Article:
Service is not acceptable, says bus boss

July 26 2022

THE boss of bus operator First has apologised for the "unacceptable" level of cancellations across the network.

But passengers are being warned that services, already cut back earlier in the year, will face further cuts in the autumn when the withdrawal of government funding pushes them over a "cliff edge".

The 48 and 49 services to Downend and Staple Hill are among those across the network to be hit by cancellations.

First West of England managing director Doug Claringbold told a council meeting: “The level of service that First has been delivering has not been acceptable because of the level of cancellations, largely driven by a shortage of trained bus drivers."

Mr Claringbold said many drivers had been lured away by the doubling or trebling of wages in the HGV sector, while others from Europe had returned home and, while Weca was helping huge efforts to recruit drivers, it would not happen overnight.

He said: “I am sorry we have cancelled too many buses across the network.”

Mr Claringbold said government Covid funding, which has kept many routes going throughout the pandemic, ends in October and a huge review of the network is taking place with the West of England Combined Authority and other operators ahead of the “cliff-edge”.

He said: "In October we need to have a timetable which is robust, so there will have to be some planned changes to bring us back into line where our resources meet the services we operate.

“We are not prepared to run a non-reliable service.

“We have to make sure we have a set of services people can rely on and not try to do too much.

“Those are the difficult decisions we have to make in terms of getting that service network operating in October.”

Mr Claringbold said there was a significant gap between the current taxpayer subsidy to run up to 90 per cent of the pre-Covid network and the number of customers now using buses, which has only recovered to 75 per cent of levels before the pandemic.

He said: “People’s lives are different now. We need different people to use the bus.

“About 95 per cent of our passengers are travelling again but they are not travelling as much.

“The serial commuters who were travelling five to six days a week are travelling two or three days.”

The South Gloucestershire Council scrutiny commission meeting also heard from Metro Mayor Dan Norris and Stagecoach West MD Rachel Geliamassi that while some passengers would suffer in the short term, innovative ways of taking people where they needed to go were in the pipeline.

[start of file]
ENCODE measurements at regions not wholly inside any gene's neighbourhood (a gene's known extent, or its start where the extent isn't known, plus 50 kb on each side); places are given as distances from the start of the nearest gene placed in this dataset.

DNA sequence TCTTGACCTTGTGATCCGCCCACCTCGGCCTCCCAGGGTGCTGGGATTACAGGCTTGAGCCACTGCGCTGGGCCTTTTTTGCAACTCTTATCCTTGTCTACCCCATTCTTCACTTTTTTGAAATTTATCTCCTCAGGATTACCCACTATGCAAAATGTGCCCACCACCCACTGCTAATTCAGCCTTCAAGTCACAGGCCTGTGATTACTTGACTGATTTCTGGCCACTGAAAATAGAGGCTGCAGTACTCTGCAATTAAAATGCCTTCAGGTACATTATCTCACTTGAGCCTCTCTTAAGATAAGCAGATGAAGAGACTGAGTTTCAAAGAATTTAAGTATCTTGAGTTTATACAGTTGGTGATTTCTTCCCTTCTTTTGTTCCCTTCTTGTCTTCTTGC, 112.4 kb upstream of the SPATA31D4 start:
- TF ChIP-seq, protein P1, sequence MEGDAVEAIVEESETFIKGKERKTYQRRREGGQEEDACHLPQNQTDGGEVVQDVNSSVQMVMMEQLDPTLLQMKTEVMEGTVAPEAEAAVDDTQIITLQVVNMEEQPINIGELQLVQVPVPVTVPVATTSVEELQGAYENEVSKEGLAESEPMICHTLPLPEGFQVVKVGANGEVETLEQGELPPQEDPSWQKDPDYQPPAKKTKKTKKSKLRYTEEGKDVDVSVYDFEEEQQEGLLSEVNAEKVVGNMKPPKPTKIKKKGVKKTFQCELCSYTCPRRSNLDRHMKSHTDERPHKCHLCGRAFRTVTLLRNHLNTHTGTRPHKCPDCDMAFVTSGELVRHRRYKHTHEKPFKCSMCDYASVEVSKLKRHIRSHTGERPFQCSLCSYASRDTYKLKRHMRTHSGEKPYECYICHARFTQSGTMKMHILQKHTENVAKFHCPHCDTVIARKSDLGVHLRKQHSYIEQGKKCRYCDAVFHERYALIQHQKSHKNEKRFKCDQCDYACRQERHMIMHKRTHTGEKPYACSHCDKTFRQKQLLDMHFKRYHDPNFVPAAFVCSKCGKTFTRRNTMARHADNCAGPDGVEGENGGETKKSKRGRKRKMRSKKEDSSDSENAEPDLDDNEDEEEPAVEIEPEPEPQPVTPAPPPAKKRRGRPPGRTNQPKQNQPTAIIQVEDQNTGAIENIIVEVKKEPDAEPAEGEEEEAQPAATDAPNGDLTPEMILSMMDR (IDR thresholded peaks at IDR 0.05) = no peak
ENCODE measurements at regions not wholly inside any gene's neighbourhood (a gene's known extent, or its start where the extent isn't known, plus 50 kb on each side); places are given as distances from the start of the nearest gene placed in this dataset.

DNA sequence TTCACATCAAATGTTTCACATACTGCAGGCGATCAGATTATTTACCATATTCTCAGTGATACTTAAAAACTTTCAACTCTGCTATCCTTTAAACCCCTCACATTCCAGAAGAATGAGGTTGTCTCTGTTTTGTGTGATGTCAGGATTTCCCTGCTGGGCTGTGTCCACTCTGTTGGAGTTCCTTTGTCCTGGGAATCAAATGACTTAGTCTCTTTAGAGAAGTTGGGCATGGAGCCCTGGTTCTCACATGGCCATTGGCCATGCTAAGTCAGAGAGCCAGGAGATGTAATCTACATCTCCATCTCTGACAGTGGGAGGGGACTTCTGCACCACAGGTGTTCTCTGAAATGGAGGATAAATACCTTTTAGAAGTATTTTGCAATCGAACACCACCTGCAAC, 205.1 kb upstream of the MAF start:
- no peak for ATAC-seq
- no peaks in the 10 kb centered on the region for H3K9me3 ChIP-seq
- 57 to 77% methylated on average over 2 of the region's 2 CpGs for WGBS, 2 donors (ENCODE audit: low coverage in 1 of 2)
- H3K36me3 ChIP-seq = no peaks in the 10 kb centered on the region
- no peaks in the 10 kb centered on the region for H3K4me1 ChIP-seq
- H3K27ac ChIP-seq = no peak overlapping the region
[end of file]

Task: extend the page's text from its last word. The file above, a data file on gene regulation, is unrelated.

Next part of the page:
These include running services on request, like taxis, and using minibuses, which can be driven by people with less training, in rural areas.

Mr Norris told the meeting on July 6: “We are having this bus review over the summer that will look at commercial services and supported services because the money from the Government is ending in the autumn quite abruptly. That is a cliff-edge, that will be tough, there will be cuts to services. I’m not going to hide the reality of that.”

He said £105 million of government money for Weca’s Bus Service Improvement Plan to forge an “enhanced partnership” with operators could be used only for “new and innovative” services and not existing routes.

He said: "We need to do some really smart thinking in consultation with local people to get that right.

"The public will have to be reasonably patient because these things take time – this funding is over five years. 

"In the longer-term we should be confident things are going to improve, but it will be bumpy in the shorter term."

Winterbourne ward councillor Nic Labuschagne said: "The bus service is so unreliable, we have a crisis right now."

By Adam Postans, Local Democracy Reporting Service


Things have got worse

DOWNEND resident Terry Stevens has been collecting complaints from fellow passengers since the last timetable changes at the end of April.

The changes included the withdrawal of the Y2 service, which provided a direct route from Downend to Yate and a faster way into Bristol city centre, as it made part of the journey on the M32.

Terry, who relies on buses since epilepsy left him unable to drive, said: "It has definitely got worse.

"If you want to get to Yate from Downend you have to go to Fishponds or Staple Hill to catch the Y5, which goes all the way through Pucklechurch, or get to the ring road for a Y1.

"But the other services are also worse.

"The 48 is supposed to be every 20 minutes, but sometimes I'll check my phone and find the next two services have been cancelled, then one is running and the one after that is also cancelled.

"The ones that are running are more crowded.

"Some people are getting back in their cars now – they can't get to work otherwise.

"But that's not an option for everyone.

"A bus driver told me e-scooters were part of the reason for the cutbacks but disabled people and pensioners can't ride them."

Voice readers have also reported cancellations of rush hour, late night and weekend 48 and 49 services.

We have asked First for figures on the number of cancellations and which services are worst affected. 

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